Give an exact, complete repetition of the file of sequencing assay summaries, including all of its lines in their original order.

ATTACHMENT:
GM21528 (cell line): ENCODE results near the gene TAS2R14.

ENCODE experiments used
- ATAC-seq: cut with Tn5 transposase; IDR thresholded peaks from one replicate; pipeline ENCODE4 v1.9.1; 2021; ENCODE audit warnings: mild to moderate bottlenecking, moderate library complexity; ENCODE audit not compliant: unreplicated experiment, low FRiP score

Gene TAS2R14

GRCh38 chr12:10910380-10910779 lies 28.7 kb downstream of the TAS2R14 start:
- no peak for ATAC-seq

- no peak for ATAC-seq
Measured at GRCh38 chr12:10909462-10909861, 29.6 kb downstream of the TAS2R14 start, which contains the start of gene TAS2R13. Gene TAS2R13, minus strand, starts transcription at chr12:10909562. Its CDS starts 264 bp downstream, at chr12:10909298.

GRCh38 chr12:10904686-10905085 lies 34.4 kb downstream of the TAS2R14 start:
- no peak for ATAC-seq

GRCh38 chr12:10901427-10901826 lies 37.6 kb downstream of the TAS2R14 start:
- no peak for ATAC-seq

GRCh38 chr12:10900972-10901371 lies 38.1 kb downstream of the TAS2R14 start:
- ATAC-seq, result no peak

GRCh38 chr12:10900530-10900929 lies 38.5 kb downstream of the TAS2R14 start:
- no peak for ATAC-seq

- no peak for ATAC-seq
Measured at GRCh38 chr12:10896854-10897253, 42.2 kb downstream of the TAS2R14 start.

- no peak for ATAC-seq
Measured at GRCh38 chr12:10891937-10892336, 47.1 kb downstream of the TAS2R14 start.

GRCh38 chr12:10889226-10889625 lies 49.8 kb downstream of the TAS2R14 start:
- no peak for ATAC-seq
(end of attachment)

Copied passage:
GM21528 (cell line): ENCODE results near the gene TAS2R14.

ENCODE experiments used
- ATAC-seq: cut with Tn5 transposase; IDR thresholded peaks from one replicate; pipeline ENCODE4 v1.9.1; 2021; ENCODE audit warnings: mild to moderate bottlenecking, moderate library complexity; ENCODE audit not compliant: unreplicated experiment, low FRiP score

Gene TAS2R14

GRCh38 chr12:10910380-10910779 lies 28.7 kb downstream of the TAS2R14 start:
- no peak for ATAC-seq

- no peak for ATAC-seq
Measured at GRCh38 chr12:10909462-10909861, 29.6 kb downstream of the TAS2R14 start, which contains the start of gene TAS2R13. Gene TAS2R13, minus strand, starts transcription at chr12:10909562. Its CDS starts 264 bp downstream, at chr12:10909298.

GRCh38 chr12:10904686-10905085 lies 34.4 kb downstream of the TAS2R14 start:
- no peak for ATAC-seq

GRCh38 chr12:10901427-10901826 lies 37.6 kb downstream of the TAS2R14 start:
- no peak for ATAC-seq

GRCh38 chr12:10900972-10901371 lies 38.1 kb downstream of the TAS2R14 start:
- ATAC-seq, result no peak

GRCh38 chr12:10900530-10900929 lies 38.5 kb downstream of the TAS2R14 start:
- no peak for ATAC-seq

- no peak for ATAC-seq
Measured at GRCh38 chr12:10896854-10897253, 42.2 kb downstream of the TAS2R14 start.

- no peak for ATAC-seq
Measured at GRCh38 chr12:10891937-10892336, 47.1 kb downstream of the TAS2R14 start.

GRCh38 chr12:10889226-10889625 lies 49.8 kb downstream of the TAS2R14 start:
- no peak for ATAC-seq